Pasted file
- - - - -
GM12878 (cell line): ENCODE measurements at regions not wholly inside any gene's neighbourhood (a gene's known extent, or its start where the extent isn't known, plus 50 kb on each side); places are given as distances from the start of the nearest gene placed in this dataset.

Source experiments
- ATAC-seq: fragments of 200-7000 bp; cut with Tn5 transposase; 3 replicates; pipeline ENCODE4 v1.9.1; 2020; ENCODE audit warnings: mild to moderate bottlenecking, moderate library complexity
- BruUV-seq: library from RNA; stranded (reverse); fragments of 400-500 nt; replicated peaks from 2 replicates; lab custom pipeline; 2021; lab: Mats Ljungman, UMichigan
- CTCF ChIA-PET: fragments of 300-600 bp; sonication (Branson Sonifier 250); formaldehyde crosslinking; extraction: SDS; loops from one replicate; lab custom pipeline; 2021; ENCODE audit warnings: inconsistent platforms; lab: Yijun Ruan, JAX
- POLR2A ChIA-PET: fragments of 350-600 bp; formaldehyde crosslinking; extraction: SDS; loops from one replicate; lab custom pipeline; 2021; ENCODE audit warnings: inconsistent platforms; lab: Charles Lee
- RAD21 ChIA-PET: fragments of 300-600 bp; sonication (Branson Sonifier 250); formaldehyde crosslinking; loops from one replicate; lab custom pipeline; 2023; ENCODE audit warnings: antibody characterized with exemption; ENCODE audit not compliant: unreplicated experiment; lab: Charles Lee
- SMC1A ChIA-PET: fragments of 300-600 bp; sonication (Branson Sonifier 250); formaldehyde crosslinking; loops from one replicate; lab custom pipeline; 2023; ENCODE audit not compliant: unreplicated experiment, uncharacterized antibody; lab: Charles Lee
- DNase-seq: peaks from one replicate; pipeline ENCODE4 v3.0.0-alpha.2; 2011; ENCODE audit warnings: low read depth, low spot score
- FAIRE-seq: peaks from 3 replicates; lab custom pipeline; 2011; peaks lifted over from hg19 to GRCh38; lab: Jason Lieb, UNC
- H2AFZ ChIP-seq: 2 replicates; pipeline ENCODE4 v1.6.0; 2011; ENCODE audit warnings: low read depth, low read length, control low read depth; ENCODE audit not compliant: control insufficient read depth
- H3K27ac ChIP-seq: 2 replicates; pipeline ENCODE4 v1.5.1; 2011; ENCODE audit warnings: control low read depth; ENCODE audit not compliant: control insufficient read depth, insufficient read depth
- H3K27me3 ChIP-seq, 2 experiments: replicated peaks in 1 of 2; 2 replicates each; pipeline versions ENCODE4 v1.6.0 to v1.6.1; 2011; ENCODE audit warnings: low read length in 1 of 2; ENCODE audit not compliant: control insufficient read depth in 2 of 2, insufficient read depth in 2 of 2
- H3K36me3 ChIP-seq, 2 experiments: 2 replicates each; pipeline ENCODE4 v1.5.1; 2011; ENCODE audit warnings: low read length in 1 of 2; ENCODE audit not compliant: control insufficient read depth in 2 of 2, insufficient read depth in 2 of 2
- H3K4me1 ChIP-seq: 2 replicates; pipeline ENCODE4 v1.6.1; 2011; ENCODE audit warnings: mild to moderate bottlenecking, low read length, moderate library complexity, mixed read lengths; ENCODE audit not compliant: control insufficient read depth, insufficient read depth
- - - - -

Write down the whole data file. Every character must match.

GM12878 (cell line): ENCODE measurements at regions not wholly inside any gene's neighbourhood (a gene's known extent, or its start where the extent isn't known, plus 50 kb on each side); places are given as distances from the start of the nearest gene placed in this dataset.

Source experiments
- ATAC-seq: fragments of 200-7000 bp; cut with Tn5 transposase; 3 replicates; pipeline ENCODE4 v1.9.1; 2020; ENCODE audit warnings: mild to moderate bottlenecking, moderate library complexity
- BruUV-seq: library from RNA; stranded (reverse); fragments of 400-500 nt; replicated peaks from 2 replicates; lab custom pipeline; 2021; lab: Mats Ljungman, UMichigan
- CTCF ChIA-PET: fragments of 300-600 bp; sonication (Branson Sonifier 250); formaldehyde crosslinking; extraction: SDS; loops from one replicate; lab custom pipeline; 2021; ENCODE audit warnings: inconsistent platforms; lab: Yijun Ruan, JAX
- POLR2A ChIA-PET: fragments of 350-600 bp; formaldehyde crosslinking; extraction: SDS; loops from one replicate; lab custom pipeline; 2021; ENCODE audit warnings: inconsistent platforms; lab: Charles Lee
- RAD21 ChIA-PET: fragments of 300-600 bp; sonication (Branson Sonifier 250); formaldehyde crosslinking; loops from one replicate; lab custom pipeline; 2023; ENCODE audit warnings: antibody characterized with exemption; ENCODE audit not compliant: unreplicated experiment; lab: Charles Lee
- SMC1A ChIA-PET: fragments of 300-600 bp; sonication (Branson Sonifier 250); formaldehyde crosslinking; loops from one replicate; lab custom pipeline; 2023; ENCODE audit not compliant: unreplicated experiment, uncharacterized antibody; lab: Charles Lee
- DNase-seq: peaks from one replicate; pipeline ENCODE4 v3.0.0-alpha.2; 2011; ENCODE audit warnings: low read depth, low spot score
- FAIRE-seq: peaks from 3 replicates; lab custom pipeline; 2011; peaks lifted over from hg19 to GRCh38; lab: Jason Lieb, UNC
- H2AFZ ChIP-seq: 2 replicates; pipeline ENCODE4 v1.6.0; 2011; ENCODE audit warnings: low read depth, low read length, control low read depth; ENCODE audit not compliant: control insufficient read depth
- H3K27ac ChIP-seq: 2 replicates; pipeline ENCODE4 v1.5.1; 2011; ENCODE audit warnings: control low read depth; ENCODE audit not compliant: control insufficient read depth, insufficient read depth
- H3K27me3 ChIP-seq, 2 experiments: replicated peaks in 1 of 2; 2 replicates each; pipeline versions ENCODE4 v1.6.0 to v1.6.1; 2011; ENCODE audit warnings: low read length in 1 of 2; ENCODE audit not compliant: control insufficient read depth in 2 of 2, insufficient read depth in 2 of 2
- H3K36me3 ChIP-seq, 2 experiments: 2 replicates each; pipeline ENCODE4 v1.5.1; 2011; ENCODE audit warnings: low read length in 1 of 2; ENCODE audit not compliant: control insufficient read depth in 2 of 2, insufficient read depth in 2 of 2
- H3K4me1 ChIP-seq: 2 replicates; pipeline ENCODE4 v1.6.1; 2011; ENCODE audit warnings: mild to moderate bottlenecking, low read length, moderate library complexity, mixed read lengths; ENCODE audit not compliant: control insufficient read depth, insufficient read depth